Is there any hope for us?

Posted on: May 7th, 2008 by Patrice Frey


In recent weeks I've done quite a bit of traveling to speak on the subject of preservation and sustainability -- and I’m always interested in hearing what people ask at the end of the session.

Inevitably, there are questions about windows and solar panels, tax incentives and the costs of going green. But there was one question I received recently -- this time in Knoxville, TN -- that really threw me for a loop: “Is there any hope for us?”

Now why would you ask that?

Maybe it was the first few slides of my presentation, which focus on this whole global warming mess. Perhaps it was the slide that says that if everyone in the world consumed as much as we do in the United States, we would need six planets to sustain that level of resource consumption.

Or maybe it was the slide with the map of per capita carbon emissions in the United States that helps us visualize the massive demographic shift that has taken place in recent decades, as folks flee the northeast and midwest for points west and southwest.

Notice all that red and orange on the map above? That’s the mark of particularly atrocious carbon emissions in areas of the country where sprawl has run particularly rampant. And keep in mind that this demographic shift leaves disinvestment and destruction in its wake, as urban centers in the rust belt empty out. Think of all those old cities -- many of which were built in a traditional, compact form -- and the infrastructure and buildings that are utterly wasted, now replaced with mind-numbing sprawl that ravages another part of the country.

So back to our question. Is there any hope for us? With cautious optimism, I vote yes and refer you to a piece written by Michael Pollan (of Omnivore’s Dilemma fame) in the New York Times. The global warming crisis, he points out, is “nothing more or less than the sum total of countless little everyday choices, most of them made by us (consumer spending represents 70 percent of our economy), and most of the rest of them made in the name of our needs and desires and preferences.”

Ah-hah. We have identified the cause of our problem, and that cause is us. I think that means we’ve also identified the solution. The solution has a name, has a face, has a wallet, and (in this country anyway) a vote. It’s you, and it’s me. The decisions we make every day matter – whether it’s bringing your commuter mug to Starbucks rather than taking a to-go cup, or deciding that perhaps you don’t need to demolish your 1200 square foot house to replace it with a McMansion. All those decisions can and will make a difference.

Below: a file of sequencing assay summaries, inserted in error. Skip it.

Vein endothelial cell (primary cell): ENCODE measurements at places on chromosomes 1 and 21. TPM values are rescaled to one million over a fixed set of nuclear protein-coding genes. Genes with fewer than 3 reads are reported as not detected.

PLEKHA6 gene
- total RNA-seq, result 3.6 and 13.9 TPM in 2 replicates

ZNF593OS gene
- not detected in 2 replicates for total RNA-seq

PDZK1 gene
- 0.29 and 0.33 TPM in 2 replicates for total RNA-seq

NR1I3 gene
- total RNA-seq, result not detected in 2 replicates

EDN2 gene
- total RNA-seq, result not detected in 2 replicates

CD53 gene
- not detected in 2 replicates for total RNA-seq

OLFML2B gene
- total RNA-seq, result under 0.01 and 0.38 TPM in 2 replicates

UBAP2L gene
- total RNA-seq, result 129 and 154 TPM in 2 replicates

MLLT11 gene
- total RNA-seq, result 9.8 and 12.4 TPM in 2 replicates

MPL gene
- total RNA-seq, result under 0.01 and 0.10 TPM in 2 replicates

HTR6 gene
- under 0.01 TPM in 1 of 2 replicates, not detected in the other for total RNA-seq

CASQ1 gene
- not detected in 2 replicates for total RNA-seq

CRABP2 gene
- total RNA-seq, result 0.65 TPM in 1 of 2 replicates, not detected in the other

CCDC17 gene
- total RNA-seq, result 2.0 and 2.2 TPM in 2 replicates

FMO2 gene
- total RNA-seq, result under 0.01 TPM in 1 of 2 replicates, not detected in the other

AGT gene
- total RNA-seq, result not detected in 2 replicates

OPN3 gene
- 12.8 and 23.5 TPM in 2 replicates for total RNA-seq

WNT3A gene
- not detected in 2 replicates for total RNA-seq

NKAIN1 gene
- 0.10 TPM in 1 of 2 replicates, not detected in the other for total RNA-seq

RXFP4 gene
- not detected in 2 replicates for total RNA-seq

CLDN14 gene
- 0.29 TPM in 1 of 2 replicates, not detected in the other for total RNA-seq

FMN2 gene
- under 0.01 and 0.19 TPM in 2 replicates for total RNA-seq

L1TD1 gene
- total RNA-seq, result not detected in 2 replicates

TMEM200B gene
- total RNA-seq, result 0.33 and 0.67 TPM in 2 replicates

And that’s cause enough for hope. Pass it on.

The National Trust for Historic Preservation works to save America's historic places. Join us today to help protect the places that matter to you.

Notes from the Field: Protecting Historic Belle Grove Plantation

Posted on: May 7th, 2008 by National Trust for Historic Preservation


The National Trust for Historic Preservation’s 283-acre property and 1797 manor house at Belle Grove Plantation is a National Historic Landmark and the heart of the 3,500-acre Cedar Creek and Belle Grove National Historical Park.

Belle Grove manor house with quarry waste pile. (credit: National Park Service)Unfortunately, Carmeuse Lime & Stone, a Belgian mining conglomerate, is trying to rezone 639 rural acres immediately adjacent to Belle Grove and the National Historical Park in order to radically expand Carmeuse’s industrial quarry operation. The Frederick County Board of Supervisors held a public hearing on April 28, 2008, and may vote on the rezoning application at the Board’s May 28 meeting.

The National Trust and Belle Grove, Inc., the nonprofit partner which operates Belle Grove Plantation, are gravely concerned that the rezoning and quarry expansion would severely harm Belle Grove and the National Historical Park. (Please see the National Trust’s April 22, 2008 letter to Frederick County.) Preservationists anticipate visual intrusions harming our world-famous scenic vistas, vibration damage to historic structures from quarry blasting, and threats to public safety from the parade of heavy quarry trucks that will travel along the Valley Turnpike (Route 11) through the National Historical Park and historic Middletown. The quarry expansion, as planned, also would destroy 500 acres of well-preserved Civil War battlefield just outside of the boundaries of the National Historical Park.

The National Trust and Belle Grove, Inc. have requested that Carmeuse systematically analyze and commit to avoid, reduce, or mitigate potential harm to scenic vistas, impacts from heavy truck traffic, and vibration damage from blasting. Carmeuse has not followed through or attempted to meet with the National Trust or Belle Grove. Nevertheless, we remain open to discussing with Carmeuse mutually satisfactory ways to expand the quarry without irrevocably harming Belle Grove, the National Historical Park, and the Civil War battlefield.

Carmeuse’s ill-considered quarry expansion, as currently proposed, is opposed by the National Trust for Historic Preservation, Belle Grove, Inc., Virginia Department of Historic Resources, National Park Service, Shenandoah Valley Battlefields Foundation, Civil War Preservation Trust, APVA – Preservation Virginia, National Parks Conservation Association, and Preserve Frederick.

-- Rob Nieweg

Rob Nieweg is the Director of the National Trust for Historic Preservation’s Southern Field Office

The National Trust for Historic Preservation works to save America's historic places. Join us today to help protect the places that matter to you.

National Trust for Historic Preservation

National Trust for Historic Preservation

The National Trust for Historic Preservation, a privately funded non-profit organization, works to save America's historic places.

Notes from New Orleans: Volunteers Rebuilding in Broadmoor